Christa T. for Accordion Americana Ponty Bone always knew he was different. “…I always thought of myself as some sort of artist…a character in a novel, all my life…I knew something was up.” Harry DePonta Bone, or “PB” to his friends, started playing the accordion when he was five years old, but dropped it several years later to study the trumpet. Little did he know that one day, he would come back to that first instrument and in time, become an institution in the heart of the West Texas music scene and internationally recognized as an Americana accordionist.
Ponty Bone was born and grew up in San Antonio. Because musicians lives are never easy, Ponty decided to do the wise thing and go to college at Texas Tech in Lubbock. Soon, he found himself with a wife, twin daughters and a job as a surveyor and draftsman living in Arizona, just trying to make ends meet. But, he wanted more. Mostly, he wanted to be back in Texas working as a musician. Looking for any excuse, Ponty and his family always headed back in the direction of Texas. In the late sixties, while living in Phoenix, Ponty and his wife, Sarah started their first band, New Moan Hey and began playing gigs in Texas, beginning with The Vulcan Gas Company in Austin. Sarah, it has been noted, was a pretty good singer. But, for whatever reason, their marriage ended in 1976.
For Ponty, from the first band began long associations, performing and recording, with some of the best musicians in the music business, from Austin to L.A. It’s hard not to talk about Ponty’s career without mentioning Lubbock, Texas because Ponty Bone has been so closely associated with the town and its music scene since the early 1970’s. He explains, “”Lubbock’s always been a lucrative market. A lot of great bands came out of Lubbock. And a lot of great bands came to Lubbock. A lot of ‘em were there because of, something a little bit more on the intellectual side of the equation. Like being in a band, or going to Texas Tech, or having some kind of a connection with the arts…”
But, Lubbock is more than your average college town. From the city’s night clubs emanated some of the grittiest and most visceral music ever produced in America. Key hot spots were the “Thunderbird Lounge”, the “Cotton Club” and “Stubb’s Bar-B-‘Que”. “Stubb’s” is on the city’s Eastside and at that time, was exclusively an African American night club. A guitarist changed that and put the club on the map. His name was Jesse Taylor, with whom Ponty Bone collaborated, from the time Jesse was a hard rocking, tattooed, self taught sixteen year old white kid who lived not far from “Stubb’s”. This association lasted until Jesse Taylor’s untimely death at age 55 in 2006. Both Jesse and Ponty eventually became members, touring internationally with The Joe Ely Band.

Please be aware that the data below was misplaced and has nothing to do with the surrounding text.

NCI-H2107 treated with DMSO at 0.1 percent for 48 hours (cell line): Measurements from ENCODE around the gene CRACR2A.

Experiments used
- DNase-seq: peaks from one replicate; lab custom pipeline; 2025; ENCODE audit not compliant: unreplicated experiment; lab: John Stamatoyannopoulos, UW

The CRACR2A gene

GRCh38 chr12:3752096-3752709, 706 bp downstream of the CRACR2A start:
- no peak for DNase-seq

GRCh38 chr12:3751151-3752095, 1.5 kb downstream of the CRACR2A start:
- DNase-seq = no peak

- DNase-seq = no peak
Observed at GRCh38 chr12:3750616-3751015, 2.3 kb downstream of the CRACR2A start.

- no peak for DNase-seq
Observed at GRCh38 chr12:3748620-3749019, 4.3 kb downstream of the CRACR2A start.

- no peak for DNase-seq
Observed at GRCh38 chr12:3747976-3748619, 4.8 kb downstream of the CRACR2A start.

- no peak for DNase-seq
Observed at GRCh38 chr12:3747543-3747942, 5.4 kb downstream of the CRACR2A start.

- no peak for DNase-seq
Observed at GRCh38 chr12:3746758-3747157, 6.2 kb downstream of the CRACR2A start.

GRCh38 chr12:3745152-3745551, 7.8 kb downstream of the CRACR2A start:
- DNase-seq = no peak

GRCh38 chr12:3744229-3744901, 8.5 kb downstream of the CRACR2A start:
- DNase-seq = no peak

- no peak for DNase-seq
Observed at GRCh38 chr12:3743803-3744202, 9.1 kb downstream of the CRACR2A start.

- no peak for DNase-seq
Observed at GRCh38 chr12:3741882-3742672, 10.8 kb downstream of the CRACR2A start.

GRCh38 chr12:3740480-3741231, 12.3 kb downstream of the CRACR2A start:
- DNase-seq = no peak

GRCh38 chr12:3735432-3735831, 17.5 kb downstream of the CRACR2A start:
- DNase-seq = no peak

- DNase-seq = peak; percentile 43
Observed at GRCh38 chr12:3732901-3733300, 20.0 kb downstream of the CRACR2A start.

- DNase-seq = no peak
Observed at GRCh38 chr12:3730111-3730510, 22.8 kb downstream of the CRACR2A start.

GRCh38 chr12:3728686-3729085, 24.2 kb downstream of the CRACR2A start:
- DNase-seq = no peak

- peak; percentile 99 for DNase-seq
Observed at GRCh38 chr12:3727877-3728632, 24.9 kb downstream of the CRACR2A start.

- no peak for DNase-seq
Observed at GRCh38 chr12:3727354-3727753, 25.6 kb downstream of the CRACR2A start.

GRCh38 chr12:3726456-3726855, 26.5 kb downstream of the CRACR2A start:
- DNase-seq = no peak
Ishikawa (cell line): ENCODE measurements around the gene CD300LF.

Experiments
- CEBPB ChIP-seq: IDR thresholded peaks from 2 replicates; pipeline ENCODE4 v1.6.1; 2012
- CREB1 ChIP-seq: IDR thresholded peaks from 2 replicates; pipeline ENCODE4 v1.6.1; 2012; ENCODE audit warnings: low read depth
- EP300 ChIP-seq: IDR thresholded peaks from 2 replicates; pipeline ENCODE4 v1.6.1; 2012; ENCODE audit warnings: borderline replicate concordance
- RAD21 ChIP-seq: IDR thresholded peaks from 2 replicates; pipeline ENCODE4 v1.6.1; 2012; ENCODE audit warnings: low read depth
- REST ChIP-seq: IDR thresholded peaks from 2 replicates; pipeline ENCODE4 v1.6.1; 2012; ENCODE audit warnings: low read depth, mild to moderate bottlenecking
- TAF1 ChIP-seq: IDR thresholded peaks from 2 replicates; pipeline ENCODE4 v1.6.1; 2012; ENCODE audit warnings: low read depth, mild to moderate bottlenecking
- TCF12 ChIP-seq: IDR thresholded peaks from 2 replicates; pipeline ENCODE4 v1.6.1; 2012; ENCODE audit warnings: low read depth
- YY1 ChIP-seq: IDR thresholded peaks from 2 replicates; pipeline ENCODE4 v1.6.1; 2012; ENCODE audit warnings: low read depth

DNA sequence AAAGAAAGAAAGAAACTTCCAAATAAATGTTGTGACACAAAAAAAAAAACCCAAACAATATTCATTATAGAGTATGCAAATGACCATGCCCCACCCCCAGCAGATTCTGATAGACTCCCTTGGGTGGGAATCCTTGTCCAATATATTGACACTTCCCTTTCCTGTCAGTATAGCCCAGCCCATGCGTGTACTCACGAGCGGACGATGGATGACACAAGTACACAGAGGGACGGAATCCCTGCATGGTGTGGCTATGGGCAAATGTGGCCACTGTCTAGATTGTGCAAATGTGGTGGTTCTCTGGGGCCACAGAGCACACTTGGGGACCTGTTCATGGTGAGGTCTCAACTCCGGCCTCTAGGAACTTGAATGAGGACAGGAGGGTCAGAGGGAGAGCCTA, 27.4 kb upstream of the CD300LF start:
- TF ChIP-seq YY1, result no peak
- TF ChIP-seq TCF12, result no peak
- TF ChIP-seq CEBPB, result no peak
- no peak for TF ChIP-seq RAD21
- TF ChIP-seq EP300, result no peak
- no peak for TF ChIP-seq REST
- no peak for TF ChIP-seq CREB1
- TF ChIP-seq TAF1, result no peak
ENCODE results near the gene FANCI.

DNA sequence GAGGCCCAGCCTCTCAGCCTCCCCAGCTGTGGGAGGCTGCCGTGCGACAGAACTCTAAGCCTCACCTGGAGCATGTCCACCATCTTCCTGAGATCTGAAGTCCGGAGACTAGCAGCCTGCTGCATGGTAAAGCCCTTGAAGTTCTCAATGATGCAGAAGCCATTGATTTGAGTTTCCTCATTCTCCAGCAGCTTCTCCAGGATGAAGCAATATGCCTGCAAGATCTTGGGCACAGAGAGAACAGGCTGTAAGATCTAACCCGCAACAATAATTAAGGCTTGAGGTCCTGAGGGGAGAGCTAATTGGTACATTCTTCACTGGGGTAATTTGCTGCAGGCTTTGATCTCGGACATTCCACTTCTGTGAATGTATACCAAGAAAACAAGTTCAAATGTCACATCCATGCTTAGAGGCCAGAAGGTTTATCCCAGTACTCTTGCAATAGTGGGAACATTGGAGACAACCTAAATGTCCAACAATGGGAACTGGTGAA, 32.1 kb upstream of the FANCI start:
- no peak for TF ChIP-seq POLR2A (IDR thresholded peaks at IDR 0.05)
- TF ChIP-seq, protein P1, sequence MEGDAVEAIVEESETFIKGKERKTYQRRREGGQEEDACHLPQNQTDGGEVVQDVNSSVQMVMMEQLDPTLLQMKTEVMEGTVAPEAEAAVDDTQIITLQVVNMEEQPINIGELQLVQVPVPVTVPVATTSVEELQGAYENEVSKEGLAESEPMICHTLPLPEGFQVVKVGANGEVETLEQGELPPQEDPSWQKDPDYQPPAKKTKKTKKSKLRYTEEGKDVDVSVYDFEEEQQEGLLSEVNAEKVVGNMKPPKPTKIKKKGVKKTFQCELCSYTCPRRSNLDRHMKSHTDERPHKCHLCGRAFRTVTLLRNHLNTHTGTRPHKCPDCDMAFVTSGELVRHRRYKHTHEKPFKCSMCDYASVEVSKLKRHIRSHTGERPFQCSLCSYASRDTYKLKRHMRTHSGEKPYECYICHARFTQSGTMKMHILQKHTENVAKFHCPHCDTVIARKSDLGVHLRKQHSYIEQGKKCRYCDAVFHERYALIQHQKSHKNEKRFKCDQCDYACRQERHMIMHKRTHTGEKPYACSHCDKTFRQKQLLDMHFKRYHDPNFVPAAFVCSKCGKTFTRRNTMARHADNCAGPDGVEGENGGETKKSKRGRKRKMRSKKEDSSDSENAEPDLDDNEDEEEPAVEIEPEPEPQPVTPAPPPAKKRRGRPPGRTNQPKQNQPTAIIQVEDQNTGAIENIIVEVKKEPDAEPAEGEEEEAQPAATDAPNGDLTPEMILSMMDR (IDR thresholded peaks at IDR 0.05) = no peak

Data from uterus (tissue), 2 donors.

Joe Ely, a Lubbock born musician and band leader of international renown, is a pivitol figure in the life of Ponty Bone. Both met in the clubs in Lubbock and came to know each other well as musicians, and they knew everyone that played in and around the area. One day, as Ponty describes, “Joe Ely drives up on his bicycle. He says, ‘Hey, Ponty. It looks like MCA is gonna do my first album. Listen, we’re getting together tonight over at my house on 9th Street; Man, get your accordion and come over there and jam with us! I got some songs I want you to play on the album.'” It was a fortuitous conversation that led Ponty to tour, perform and record with the Joe Ely Band for seven years prior to forming his own group, The Squeezetones which has been in existence for the past two decades.
Ponty Bone performs with Joel Guzman At Squeezebox Mania 2009:
Ponty Bone shows off his own brand of great musicianship on the accordion playing the blues.
Throughout his career and residency in Lubbock, as well as in Phoenix and Austin, wherever he has performed, domestically or internationally, PB has delighted and entertained and has always been in the best of musical company. He is hailed as an outstanding musician and revered as one of the most interesting and charismatic performers. It’s that personality that makes one “different”.
Tragically, Ponty Bone was diagnosed in 2015 with a neurodegenerative disease called Progressive Supranuclear Palsy or PSP. It is a brain disease of no known origin and it is eventually fatal. PSP impairs all movement, balance, vision, speech and swallowing, yet it allows the victim to remain conscious and aware, with all mental capacity and personality intact. In a nutshell, it means one is a prisoner within one’s own body, left with no means of communication or expression.
His daughter Leah, writes, “Knowing PB, what he would appreciate… is to see the support and encouragement from you all through notes…. emails to him, letters or photos in the mail, or even better, visits, if you’re here in Central Texas. Again, even though he won’t be able to fully reciprocate, rest assured that the way our Dad lights up, in his own way, when he sees old friends or receives an email from an old fan, is something that speaks far louder than words ever could. If you need help reaching Ponty via email, mail or in person, please contact us.
P.O. Box 163421
Austin, Texas 78716 U.S.A.
PHONE: (512) 443-7952
All quotes from:
Fire in the Water, Earth in the Air: Legends of West Texas Music
by Christopher Oglesby
Published by the University of Texas Press
Thank you to Debra Peters for her input regarding this article
Update: August 1, 2017 It is with great sadness that Accordion Americana must report that Anthony Ortiz, Jr. has passed away in Texas. Hearts are broken among his family, his community, his fellow musicians, his friends, and all who witnessed his great talent. “Like a comet, blazing across the evening sky….gone too soon. Like a rainbow, fading in the twinkling of an eye….gone too soon….” Michael Jackson